Fifth disease is sometimes called “slapped cheek" syndrome because of the red rash it causes. It is an infection of the airway and lungs. Parvovirus B19 causes fifth disease. It’s most common in late winter to early spring.
How does fifth disease spread?
This virus spreads the same as a cold virus:
By touching the hands of someone who has the infection and then putting your hands in your mouth.
By touching an object (such as a toy) that has been touched by someone who has the infection and then putting your hands in your mouth.
By coming in contact with the virus in the air, after an infected person has coughed or sneezed.
The virus is most contagious a few days before the rash starts. Once the rash appears, your child can no longer pass it to anyone else.
This virus can spread from a pregnant woman to her unborn child.
What are the symptoms of fifth disease?
There may be no symptoms or only mild symptoms. Fifth disease begins with a low-grade fever (102°F (38.9°C)), headache, and mild cold-like symptoms (a stuffy or runny nose). There also be stomach upset (nausea and diarrhea.)
It starts as a very red rash on the cheeks that looks like the face has been slapped.
After 1 to 4 days, a red, lace-like rash appears, first on the trunk and arms, and then on the rest of the body.
The rash may last from 1 to 3 weeks. During that time, the rash may come and go. It can be worse with changes in temperature, exposure to sunlight, and exercise.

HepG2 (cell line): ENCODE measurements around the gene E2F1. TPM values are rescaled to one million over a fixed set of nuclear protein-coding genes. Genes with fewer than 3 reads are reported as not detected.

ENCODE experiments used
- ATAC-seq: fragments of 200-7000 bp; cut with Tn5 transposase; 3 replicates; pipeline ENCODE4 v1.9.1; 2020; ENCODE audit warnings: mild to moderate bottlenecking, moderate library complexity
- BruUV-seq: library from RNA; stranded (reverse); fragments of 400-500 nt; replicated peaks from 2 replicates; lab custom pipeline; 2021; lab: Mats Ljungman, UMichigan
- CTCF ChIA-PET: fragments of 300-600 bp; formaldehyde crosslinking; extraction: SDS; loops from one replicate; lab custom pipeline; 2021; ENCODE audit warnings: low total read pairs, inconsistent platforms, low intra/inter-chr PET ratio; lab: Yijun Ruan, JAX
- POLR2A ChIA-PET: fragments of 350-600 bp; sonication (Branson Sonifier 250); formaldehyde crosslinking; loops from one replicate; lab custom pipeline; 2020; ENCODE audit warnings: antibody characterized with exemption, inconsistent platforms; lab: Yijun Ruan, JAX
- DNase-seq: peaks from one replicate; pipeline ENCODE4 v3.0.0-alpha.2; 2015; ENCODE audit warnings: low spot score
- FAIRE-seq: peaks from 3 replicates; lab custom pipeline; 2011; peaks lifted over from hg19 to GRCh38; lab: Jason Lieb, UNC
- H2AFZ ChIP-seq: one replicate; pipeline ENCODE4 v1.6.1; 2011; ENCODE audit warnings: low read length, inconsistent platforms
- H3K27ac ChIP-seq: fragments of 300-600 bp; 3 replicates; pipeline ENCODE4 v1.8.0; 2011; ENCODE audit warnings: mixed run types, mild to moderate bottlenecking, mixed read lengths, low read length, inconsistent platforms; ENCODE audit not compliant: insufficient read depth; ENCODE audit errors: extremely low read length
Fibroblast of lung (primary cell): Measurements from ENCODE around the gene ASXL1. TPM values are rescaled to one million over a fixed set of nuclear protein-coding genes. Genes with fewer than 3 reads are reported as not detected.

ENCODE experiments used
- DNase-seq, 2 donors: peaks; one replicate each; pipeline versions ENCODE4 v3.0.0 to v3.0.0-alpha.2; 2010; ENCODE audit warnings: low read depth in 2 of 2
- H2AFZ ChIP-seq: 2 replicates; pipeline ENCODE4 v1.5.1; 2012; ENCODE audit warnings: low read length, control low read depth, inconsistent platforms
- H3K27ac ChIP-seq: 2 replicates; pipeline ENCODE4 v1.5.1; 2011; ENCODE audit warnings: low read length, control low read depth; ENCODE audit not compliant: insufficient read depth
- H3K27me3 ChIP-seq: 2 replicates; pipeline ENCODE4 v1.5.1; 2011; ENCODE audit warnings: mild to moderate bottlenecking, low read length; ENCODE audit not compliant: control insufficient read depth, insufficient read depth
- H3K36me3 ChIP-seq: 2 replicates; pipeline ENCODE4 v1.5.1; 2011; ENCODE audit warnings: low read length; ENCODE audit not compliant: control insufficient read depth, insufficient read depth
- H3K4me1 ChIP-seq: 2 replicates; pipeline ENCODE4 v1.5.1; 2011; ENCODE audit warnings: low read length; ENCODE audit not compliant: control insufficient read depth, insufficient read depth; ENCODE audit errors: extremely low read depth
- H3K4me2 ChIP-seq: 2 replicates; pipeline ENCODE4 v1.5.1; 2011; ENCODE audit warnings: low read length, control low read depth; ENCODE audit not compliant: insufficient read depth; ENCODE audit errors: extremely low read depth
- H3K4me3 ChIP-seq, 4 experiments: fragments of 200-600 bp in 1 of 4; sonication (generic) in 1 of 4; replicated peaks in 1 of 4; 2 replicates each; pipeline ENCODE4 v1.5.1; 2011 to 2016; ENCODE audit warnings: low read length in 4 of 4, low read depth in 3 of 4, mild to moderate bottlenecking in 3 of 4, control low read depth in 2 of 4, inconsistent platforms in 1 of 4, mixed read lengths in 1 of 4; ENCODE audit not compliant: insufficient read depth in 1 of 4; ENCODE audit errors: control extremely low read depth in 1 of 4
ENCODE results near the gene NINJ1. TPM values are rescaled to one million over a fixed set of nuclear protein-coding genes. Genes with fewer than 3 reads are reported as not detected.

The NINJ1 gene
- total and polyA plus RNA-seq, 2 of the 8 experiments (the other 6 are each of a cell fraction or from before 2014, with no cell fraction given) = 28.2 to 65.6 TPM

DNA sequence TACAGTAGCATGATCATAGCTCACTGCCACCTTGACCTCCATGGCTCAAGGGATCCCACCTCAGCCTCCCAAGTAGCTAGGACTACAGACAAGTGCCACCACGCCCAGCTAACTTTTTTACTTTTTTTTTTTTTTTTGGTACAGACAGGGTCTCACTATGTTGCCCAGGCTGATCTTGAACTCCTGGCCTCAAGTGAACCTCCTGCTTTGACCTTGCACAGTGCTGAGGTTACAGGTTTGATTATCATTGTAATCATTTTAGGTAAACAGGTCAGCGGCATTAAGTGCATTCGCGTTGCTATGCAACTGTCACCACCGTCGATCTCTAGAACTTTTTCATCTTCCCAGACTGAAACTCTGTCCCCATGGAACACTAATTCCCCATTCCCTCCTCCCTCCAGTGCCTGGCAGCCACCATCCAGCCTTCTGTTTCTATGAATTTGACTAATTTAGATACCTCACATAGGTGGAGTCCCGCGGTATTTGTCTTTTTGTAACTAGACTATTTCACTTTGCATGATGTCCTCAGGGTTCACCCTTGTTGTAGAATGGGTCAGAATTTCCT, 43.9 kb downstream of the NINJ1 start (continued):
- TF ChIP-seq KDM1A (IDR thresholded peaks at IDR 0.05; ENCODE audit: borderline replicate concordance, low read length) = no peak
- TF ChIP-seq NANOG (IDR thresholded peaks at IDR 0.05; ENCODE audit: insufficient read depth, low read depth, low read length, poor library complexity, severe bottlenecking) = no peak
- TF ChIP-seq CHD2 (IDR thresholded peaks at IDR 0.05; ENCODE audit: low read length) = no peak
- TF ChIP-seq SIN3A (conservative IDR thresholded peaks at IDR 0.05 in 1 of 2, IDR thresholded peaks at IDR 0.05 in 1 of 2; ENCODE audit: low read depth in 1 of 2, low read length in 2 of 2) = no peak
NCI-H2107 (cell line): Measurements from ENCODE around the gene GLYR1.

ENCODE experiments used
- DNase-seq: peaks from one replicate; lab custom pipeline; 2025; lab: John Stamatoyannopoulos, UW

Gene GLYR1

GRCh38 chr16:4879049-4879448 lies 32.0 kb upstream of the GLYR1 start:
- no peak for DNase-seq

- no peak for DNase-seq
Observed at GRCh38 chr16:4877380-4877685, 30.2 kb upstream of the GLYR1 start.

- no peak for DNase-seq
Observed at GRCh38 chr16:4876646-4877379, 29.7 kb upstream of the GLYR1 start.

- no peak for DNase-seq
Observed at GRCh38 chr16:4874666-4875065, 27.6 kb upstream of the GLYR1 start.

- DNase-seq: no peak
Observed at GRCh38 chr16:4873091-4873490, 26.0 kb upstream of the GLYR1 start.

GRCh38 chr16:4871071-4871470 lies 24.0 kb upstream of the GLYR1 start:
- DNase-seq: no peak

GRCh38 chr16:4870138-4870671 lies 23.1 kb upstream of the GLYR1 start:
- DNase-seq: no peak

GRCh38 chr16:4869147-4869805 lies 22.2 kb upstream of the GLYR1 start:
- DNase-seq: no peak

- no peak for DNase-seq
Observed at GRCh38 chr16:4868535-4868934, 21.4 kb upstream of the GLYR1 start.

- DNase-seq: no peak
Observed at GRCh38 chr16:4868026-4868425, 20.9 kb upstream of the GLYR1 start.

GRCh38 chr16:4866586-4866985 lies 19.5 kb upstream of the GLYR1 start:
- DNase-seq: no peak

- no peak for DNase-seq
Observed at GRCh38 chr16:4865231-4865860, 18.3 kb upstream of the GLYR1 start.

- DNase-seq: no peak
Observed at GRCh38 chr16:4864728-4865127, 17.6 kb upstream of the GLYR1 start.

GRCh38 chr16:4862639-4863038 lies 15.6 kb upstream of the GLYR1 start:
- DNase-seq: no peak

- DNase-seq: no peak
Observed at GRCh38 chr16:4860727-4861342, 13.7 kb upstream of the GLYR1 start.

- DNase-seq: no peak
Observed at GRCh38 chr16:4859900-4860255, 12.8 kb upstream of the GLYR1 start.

Can fifth disease be dangerous?
Fifth disease is usually very mild. Your child may not even feel sick. It’s usually more severe in adults. Most people who had fifth disease as a child will not get it again.
If a child with certain forms of chronic anemia (such as sickle cell) gets fifth disease, their condition may get worse.
There is a very small risk that an unborn child can develop anemia before birth. If you are pregnant you can have a blood test done to determine whether you had fifth disease in the past. If you did, you would be immune to it now.
Fifth disease can also be dangerous to people who are having chemotherapy treatment.
What should I do if I’m pregnant and not immune to fifth disease?
Pregnant women who are not immune usually do not have serious complications after being exposed to others with fifth disease. In most cases, these babies will not have any problems. However, sometimes a baby will develop severe anemia.
If you're pregnant and develop a rash or have sore joints and have been exposed to someone with fifth disease (or to anyone with an unusual rash), call your health care professional.
What can parents do?
There is no vaccine to prevent the infection and no medication to treat it.
The best way to prevent the spread of any infection is to wash your hands often.
Children can continue to attend child care or school if they feel well enough to take part in the activities.
When should I call the doctor?
• If your child becomes ill with fifth disease and you are pregnant.